It was a ratsy lalana to Beparasy, or a bad road to Mangarivotra as we soon found out. This little town in eastern Madagascar, located 54km from the town of Moramanga, has recently been renamed from “Many fleas” to “Blue air” in a bid to increase its appeal. Yet appeal it had as Madagasikara Voakajy launched their third annual festival to celebrate the hard work that local Malagasy communities have been undertaking in a bid to protect their forest from the devastation of environmental threats such as slash-and burn agriculture and illegal gold mining.
Representatives of all the local villages that have been taking part in protecting the Mangabe New Protected area arrived from a far to convene on Tuesday 9th September in the grounds of the local school. All 11 community-based organizations (VOI or Vondron’Olona Ifotony) were also present. The festival started as any special Malagasy event does, with the raising of the flag and a melodic national anthem. Speeches were followed by representatives of local community organisations and sections of the government including the District of Moramanga, the Ministry of Environment, Ecology, and Forest, the Ministry of Land Management, the Ministry of Agriculture, the Ministry of Education, the Ministry of Population, and the Gendarmerie Nationale. Performances by local groups were intermittently displayed with standout acts including an impressive may pole dance and a singing-dancing-drum-group complete with a golden Mantella frog dance performed by two extremely young but ever so talented artists. Check it out @ (https://www.youtube.com/watch?v=5Jcz_ls2MNI#t=36). There was also a notable visit from Indri lemur mascot and Golden Mantella frog mascot, which joined up for a dance with some local children in lemur masks.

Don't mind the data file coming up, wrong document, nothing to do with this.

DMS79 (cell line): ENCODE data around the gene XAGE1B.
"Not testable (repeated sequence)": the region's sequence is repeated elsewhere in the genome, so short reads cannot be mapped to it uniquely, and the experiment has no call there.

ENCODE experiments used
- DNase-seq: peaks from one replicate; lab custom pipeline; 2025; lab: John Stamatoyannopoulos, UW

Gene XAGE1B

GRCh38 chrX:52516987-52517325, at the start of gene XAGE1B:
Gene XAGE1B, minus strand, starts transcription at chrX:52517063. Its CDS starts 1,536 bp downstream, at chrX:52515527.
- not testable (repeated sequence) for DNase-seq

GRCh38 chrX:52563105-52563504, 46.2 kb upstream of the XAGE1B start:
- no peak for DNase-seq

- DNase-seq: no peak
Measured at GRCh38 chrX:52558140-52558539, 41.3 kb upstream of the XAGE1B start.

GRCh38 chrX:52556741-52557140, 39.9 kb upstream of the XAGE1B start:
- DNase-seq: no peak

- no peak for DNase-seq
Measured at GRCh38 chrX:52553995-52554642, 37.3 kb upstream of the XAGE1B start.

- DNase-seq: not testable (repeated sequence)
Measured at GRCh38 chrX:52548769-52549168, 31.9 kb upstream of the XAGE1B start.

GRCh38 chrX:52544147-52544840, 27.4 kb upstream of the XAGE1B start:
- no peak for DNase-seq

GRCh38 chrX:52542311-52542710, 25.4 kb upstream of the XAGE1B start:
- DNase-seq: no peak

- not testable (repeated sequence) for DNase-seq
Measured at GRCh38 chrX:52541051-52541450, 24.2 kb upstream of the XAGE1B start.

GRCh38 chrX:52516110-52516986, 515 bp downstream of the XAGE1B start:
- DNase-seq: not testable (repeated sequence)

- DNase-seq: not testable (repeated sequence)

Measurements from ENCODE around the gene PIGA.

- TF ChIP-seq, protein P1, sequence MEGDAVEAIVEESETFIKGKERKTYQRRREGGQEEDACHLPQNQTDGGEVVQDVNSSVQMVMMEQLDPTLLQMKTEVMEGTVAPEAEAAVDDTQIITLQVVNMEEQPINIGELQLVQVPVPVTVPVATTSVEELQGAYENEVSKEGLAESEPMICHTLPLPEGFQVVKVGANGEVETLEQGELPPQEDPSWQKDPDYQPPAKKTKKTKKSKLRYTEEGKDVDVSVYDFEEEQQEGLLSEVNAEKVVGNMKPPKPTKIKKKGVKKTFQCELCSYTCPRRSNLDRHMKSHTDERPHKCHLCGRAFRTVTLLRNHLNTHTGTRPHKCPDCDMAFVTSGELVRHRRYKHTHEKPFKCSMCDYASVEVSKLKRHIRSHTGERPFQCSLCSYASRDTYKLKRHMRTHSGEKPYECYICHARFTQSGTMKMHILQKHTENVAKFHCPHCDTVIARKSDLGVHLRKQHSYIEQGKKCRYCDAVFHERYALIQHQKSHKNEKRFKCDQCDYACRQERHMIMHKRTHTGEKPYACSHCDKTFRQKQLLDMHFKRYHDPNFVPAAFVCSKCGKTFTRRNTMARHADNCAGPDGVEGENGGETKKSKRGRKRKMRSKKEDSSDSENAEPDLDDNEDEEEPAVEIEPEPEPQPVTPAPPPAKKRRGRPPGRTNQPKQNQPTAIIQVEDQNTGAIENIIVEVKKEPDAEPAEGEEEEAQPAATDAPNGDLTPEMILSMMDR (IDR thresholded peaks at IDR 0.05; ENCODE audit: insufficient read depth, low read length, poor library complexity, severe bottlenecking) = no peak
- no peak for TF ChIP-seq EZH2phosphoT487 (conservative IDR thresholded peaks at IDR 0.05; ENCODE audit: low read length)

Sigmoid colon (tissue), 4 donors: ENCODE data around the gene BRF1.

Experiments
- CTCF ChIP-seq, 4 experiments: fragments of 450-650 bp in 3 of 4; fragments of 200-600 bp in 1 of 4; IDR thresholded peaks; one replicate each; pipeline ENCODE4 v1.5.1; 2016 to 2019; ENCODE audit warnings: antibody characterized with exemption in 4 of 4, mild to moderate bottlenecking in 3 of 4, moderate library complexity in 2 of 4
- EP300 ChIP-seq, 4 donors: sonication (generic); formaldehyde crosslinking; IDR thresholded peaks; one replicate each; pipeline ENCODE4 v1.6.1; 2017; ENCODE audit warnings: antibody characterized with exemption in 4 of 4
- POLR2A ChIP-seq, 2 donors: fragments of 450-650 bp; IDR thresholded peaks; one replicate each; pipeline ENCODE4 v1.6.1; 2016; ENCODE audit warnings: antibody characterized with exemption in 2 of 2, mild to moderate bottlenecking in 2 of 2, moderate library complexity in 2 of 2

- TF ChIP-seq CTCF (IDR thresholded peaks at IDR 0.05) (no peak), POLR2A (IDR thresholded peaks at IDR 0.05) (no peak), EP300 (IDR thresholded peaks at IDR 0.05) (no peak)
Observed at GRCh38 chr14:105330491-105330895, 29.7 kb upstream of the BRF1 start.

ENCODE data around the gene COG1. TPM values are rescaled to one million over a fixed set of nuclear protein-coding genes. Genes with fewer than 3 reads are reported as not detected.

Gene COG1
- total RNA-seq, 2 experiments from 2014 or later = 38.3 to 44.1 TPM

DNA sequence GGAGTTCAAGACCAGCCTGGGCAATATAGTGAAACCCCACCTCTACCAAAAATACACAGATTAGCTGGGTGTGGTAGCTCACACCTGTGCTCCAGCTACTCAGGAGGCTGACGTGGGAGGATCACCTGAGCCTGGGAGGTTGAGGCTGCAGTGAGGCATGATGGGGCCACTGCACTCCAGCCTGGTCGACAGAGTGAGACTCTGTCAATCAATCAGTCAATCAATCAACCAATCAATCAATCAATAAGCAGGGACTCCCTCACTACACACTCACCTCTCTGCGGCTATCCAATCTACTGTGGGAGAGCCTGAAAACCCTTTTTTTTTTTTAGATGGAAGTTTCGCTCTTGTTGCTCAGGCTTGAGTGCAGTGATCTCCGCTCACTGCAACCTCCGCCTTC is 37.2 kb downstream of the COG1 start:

Based on evaluation for each VOI, awards were presented to outstanding local communities members for their efforts to conserve the Mangabe protected area. This year, the top three VOIs were: Miavotena from Lakambato, Ezaka Tantsaha from Avolo, and Soamiafara from Ampahitra. They respectively received a reward of Ariary 900,000 for the two execo, and Ariary 600,000 for the third place. All other VOIs received Ariary 400,000 each. These awards will be used to run community projects according to the training the community organisations received last March. Following the presentations, a sacrificial zebu was served during a giant feast, to thank the community representatives and performers.
We were delighted to be joined by the visiting director of a British NGO called ‘Size of Wales’ that helps to fund the protected area. The Malagasy were excited to welcome Claire Raisin and her partner Luke Merrey, who then became a local star in a passionate football match that followed the feast. It was a close game, won only by a long set of final kick-offs. The winning teams were no-less glorious in their triumph and accepted the giant trophy with pride.
The celebration ended as all the best ones do, with some thumping speakers and a raging dance floor. The Madagasikara Voakajy staff managed a tremendous job with their remarkable planning, cooking, and celebratory skills. It was a huge effort but the community thoroughly enjoyed the marathon of fun events and everybody went home with some really special memories. We are grateful to all partners and donors who contributed to the organization of the 2014 festival and looking forward to the festival next year.
As a collaboration between Madagasikara Voakajy, King’s College London, Bangor University, University of Antananarivo, The Royal Geographical Society and the P4GES project, our research team set out on the 4th of June for 2.5 weeks of fieldwork in Mangabe. We visited multiple sites in the region to measure water infiltration rates, study vegetation density, and carry out an accuracy assessment to verify our land use change maps. We were specifically looking to find out what effects land use change has on local hydrology and ecology.
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